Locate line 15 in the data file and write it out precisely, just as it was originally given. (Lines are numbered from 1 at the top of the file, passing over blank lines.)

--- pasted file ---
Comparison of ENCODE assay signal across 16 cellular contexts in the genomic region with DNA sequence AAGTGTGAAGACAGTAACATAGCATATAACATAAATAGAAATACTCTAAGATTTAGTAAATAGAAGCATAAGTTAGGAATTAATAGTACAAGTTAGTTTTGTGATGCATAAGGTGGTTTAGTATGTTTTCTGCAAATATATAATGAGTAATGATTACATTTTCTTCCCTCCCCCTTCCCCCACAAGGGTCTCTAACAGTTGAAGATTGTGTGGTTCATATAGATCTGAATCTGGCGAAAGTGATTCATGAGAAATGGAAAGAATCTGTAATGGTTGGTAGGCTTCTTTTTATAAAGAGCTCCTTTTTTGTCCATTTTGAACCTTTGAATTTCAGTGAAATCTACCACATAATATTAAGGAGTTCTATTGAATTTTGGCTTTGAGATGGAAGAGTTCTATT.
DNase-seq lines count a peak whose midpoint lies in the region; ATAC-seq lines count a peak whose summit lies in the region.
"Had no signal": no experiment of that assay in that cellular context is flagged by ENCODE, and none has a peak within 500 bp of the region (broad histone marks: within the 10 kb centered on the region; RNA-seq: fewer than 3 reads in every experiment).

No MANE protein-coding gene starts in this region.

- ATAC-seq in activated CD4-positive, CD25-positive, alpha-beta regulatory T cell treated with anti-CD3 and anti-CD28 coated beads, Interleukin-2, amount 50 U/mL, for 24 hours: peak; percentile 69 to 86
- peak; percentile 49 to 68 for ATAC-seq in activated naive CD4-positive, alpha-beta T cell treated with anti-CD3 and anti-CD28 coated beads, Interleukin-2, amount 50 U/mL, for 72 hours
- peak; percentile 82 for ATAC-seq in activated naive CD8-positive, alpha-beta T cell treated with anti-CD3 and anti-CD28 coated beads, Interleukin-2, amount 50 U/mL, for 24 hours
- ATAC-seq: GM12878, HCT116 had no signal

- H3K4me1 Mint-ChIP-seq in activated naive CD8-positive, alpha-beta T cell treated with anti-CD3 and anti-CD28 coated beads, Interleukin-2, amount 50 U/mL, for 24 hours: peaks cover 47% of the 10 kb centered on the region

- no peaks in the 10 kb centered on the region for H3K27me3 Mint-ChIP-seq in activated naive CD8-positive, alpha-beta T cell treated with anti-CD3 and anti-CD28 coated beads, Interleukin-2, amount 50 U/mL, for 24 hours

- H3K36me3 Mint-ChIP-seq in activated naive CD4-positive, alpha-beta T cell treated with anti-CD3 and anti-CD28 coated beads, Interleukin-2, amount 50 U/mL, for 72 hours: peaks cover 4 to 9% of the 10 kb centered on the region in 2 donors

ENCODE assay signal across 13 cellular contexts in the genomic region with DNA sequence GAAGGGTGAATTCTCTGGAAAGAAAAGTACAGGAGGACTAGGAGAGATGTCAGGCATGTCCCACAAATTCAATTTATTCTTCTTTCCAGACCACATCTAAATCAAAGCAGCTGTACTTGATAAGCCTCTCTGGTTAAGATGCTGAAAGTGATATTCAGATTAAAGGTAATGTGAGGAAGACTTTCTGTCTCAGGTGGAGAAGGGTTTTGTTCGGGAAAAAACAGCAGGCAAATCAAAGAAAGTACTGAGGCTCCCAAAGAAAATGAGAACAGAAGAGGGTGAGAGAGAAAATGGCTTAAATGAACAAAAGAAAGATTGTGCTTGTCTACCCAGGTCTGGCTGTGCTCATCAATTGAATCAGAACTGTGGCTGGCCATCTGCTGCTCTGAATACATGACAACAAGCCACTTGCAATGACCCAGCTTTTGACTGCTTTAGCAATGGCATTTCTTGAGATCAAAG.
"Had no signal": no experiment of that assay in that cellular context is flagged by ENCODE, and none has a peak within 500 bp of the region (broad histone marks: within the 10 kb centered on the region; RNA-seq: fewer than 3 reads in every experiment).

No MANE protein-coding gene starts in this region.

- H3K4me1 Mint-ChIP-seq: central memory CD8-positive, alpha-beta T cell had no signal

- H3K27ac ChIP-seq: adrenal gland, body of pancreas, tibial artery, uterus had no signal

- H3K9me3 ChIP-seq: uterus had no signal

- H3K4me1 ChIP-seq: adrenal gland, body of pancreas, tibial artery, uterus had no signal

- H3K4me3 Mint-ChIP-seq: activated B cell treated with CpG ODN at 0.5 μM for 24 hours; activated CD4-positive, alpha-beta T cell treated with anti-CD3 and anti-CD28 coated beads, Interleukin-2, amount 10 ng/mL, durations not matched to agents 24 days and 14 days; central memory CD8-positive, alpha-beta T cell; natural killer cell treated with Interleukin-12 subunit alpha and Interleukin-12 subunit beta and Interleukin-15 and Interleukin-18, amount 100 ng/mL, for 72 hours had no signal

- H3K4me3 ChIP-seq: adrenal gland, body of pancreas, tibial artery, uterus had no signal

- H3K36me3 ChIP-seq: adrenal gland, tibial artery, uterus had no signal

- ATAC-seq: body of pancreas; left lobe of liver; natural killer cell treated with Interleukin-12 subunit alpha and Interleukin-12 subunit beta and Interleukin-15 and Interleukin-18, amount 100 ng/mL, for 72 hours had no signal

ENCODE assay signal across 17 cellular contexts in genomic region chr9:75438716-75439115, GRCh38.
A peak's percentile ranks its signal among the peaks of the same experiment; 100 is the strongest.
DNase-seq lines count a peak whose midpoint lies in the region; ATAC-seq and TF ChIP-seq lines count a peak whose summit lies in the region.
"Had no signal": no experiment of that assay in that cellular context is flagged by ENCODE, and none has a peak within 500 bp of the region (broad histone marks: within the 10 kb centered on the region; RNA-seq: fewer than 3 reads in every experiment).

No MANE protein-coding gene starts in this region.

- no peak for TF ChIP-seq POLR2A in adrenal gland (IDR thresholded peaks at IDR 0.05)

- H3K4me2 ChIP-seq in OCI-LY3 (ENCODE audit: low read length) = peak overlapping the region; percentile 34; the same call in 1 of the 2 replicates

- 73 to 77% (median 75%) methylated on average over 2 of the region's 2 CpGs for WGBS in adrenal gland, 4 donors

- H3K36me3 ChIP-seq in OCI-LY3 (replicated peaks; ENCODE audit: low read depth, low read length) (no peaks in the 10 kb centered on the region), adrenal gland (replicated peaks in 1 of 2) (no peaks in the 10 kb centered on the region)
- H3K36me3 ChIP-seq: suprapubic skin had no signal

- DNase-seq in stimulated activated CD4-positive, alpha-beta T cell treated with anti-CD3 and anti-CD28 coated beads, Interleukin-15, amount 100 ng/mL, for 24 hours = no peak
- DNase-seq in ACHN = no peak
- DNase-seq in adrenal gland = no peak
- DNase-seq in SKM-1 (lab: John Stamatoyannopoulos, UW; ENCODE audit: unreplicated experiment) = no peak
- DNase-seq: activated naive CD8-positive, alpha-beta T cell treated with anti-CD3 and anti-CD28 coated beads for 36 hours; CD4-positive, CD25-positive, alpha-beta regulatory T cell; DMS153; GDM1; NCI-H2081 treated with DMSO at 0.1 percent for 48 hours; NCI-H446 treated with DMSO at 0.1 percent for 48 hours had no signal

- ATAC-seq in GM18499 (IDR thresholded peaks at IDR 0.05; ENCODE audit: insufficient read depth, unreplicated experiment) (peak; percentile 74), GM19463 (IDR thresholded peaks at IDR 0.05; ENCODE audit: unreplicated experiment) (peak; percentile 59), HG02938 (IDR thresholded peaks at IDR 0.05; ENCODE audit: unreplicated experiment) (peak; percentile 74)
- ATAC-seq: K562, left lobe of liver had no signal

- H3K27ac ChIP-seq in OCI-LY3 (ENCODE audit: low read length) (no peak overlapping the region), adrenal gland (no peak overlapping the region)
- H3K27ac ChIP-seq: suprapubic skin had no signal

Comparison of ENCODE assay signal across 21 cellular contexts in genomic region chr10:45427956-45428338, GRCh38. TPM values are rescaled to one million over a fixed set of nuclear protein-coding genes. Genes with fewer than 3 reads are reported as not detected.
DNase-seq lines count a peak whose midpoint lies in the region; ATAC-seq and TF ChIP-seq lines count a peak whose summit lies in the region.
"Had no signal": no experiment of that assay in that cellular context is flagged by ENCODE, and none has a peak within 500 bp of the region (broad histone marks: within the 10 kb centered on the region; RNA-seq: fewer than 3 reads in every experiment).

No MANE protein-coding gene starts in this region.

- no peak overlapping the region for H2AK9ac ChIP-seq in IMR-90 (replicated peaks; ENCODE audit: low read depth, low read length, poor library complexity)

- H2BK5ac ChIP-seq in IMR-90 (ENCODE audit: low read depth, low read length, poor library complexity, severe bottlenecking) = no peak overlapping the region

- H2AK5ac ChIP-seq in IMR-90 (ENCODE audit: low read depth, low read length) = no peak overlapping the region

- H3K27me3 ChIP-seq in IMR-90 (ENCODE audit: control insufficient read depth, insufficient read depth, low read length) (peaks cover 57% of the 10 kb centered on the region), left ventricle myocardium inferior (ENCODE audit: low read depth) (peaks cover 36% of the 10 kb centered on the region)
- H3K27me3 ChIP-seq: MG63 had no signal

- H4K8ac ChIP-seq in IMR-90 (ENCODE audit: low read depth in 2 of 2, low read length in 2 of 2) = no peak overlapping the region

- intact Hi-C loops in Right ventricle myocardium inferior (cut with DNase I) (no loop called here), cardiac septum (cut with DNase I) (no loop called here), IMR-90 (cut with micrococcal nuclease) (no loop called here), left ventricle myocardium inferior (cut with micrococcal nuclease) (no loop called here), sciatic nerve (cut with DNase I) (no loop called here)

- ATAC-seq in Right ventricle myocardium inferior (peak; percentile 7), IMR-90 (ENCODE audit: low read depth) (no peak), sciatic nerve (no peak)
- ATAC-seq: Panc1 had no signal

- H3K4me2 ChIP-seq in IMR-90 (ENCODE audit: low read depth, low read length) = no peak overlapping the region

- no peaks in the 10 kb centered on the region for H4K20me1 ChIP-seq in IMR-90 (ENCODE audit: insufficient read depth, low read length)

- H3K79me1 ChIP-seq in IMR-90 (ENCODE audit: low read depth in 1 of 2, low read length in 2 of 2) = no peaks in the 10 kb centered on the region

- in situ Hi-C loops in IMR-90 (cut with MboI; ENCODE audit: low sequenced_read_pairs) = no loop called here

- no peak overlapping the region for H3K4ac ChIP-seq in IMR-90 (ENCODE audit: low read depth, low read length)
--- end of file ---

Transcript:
- H3K4me1 Mint-ChIP-seq: central memory CD8-positive, alpha-beta T cell had no signal